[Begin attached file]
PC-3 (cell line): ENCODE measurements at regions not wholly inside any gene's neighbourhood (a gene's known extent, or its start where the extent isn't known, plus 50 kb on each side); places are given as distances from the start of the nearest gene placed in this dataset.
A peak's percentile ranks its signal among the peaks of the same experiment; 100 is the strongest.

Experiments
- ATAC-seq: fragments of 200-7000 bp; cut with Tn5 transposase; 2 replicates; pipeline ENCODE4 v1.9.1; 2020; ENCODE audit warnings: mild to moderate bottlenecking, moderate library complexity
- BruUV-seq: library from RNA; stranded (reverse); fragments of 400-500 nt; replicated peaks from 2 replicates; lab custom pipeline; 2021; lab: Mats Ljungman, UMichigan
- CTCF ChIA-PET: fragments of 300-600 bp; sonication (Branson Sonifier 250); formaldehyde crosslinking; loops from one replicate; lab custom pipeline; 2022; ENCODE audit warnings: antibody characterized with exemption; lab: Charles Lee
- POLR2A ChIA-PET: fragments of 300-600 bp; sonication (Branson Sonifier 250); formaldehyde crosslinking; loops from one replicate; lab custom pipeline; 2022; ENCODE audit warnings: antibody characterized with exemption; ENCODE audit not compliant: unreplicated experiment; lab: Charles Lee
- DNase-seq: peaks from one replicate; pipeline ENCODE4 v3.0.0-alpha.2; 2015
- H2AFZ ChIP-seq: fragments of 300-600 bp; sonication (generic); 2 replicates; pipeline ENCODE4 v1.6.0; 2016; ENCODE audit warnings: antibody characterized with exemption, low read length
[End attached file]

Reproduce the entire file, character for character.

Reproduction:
PC-3 (cell line): ENCODE measurements at regions not wholly inside any gene's neighbourhood (a gene's known extent, or its start where the extent isn't known, plus 50 kb on each side); places are given as distances from the start of the nearest gene placed in this dataset.
A peak's percentile ranks its signal among the peaks of the same experiment; 100 is the strongest.

Experiments
- ATAC-seq: fragments of 200-7000 bp; cut with Tn5 transposase; 2 replicates; pipeline ENCODE4 v1.9.1; 2020; ENCODE audit warnings: mild to moderate bottlenecking, moderate library complexity
- BruUV-seq: library from RNA; stranded (reverse); fragments of 400-500 nt; replicated peaks from 2 replicates; lab custom pipeline; 2021; lab: Mats Ljungman, UMichigan
- CTCF ChIA-PET: fragments of 300-600 bp; sonication (Branson Sonifier 250); formaldehyde crosslinking; loops from one replicate; lab custom pipeline; 2022; ENCODE audit warnings: antibody characterized with exemption; lab: Charles Lee
- POLR2A ChIA-PET: fragments of 300-600 bp; sonication (Branson Sonifier 250); formaldehyde crosslinking; loops from one replicate; lab custom pipeline; 2022; ENCODE audit warnings: antibody characterized with exemption; ENCODE audit not compliant: unreplicated experiment; lab: Charles Lee
- DNase-seq: peaks from one replicate; pipeline ENCODE4 v3.0.0-alpha.2; 2015
- H2AFZ ChIP-seq: fragments of 300-600 bp; sonication (generic); 2 replicates; pipeline ENCODE4 v1.6.0; 2016; ENCODE audit warnings: antibody characterized with exemption, low read length